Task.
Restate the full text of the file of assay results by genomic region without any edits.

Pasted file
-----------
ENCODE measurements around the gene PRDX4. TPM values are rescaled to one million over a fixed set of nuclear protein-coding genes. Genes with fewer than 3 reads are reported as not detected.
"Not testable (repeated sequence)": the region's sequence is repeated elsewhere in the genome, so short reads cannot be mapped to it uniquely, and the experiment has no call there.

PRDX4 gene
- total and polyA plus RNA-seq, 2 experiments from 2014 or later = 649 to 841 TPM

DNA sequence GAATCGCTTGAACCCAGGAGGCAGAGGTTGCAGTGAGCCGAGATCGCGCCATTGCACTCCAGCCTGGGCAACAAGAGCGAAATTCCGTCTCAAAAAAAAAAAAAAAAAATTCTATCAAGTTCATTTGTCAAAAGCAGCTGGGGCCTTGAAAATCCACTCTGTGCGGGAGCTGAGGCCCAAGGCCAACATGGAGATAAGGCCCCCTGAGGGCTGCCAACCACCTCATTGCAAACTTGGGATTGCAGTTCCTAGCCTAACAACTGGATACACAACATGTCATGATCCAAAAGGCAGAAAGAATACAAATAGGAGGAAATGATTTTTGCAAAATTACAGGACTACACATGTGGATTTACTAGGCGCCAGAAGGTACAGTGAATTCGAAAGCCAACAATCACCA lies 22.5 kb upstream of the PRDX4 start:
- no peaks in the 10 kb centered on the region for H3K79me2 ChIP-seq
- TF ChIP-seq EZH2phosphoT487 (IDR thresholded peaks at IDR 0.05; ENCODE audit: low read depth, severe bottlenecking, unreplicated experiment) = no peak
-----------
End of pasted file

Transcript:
ENCODE measurements around the gene PRDX4. TPM values are rescaled to one million over a fixed set of nuclear protein-coding genes. Genes with fewer than 3 reads are reported as not detected.
"Not testable (repeated sequence)": the region's sequence is repeated elsewhere in the genome, so short reads cannot be mapped to it uniquely, and the experiment has no call there.

PRDX4 gene
- total and polyA plus RNA-seq, 2 experiments from 2014 or later = 649 to 841 TPM

DNA sequence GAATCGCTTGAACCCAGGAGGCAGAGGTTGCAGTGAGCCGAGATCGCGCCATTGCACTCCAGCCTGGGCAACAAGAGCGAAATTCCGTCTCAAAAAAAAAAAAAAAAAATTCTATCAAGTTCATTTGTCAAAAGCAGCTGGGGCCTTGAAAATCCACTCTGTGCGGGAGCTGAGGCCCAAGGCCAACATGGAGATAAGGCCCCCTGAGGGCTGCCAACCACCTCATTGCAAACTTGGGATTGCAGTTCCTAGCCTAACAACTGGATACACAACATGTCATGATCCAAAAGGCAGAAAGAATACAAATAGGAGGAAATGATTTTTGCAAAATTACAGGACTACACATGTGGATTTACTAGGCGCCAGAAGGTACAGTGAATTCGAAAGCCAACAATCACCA lies 22.5 kb upstream of the PRDX4 start:
- no peaks in the 10 kb centered on the region for H3K79me2 ChIP-seq
- TF ChIP-seq EZH2phosphoT487 (IDR thresholded peaks at IDR 0.05; ENCODE audit: low read depth, severe bottlenecking, unreplicated experiment) = no peak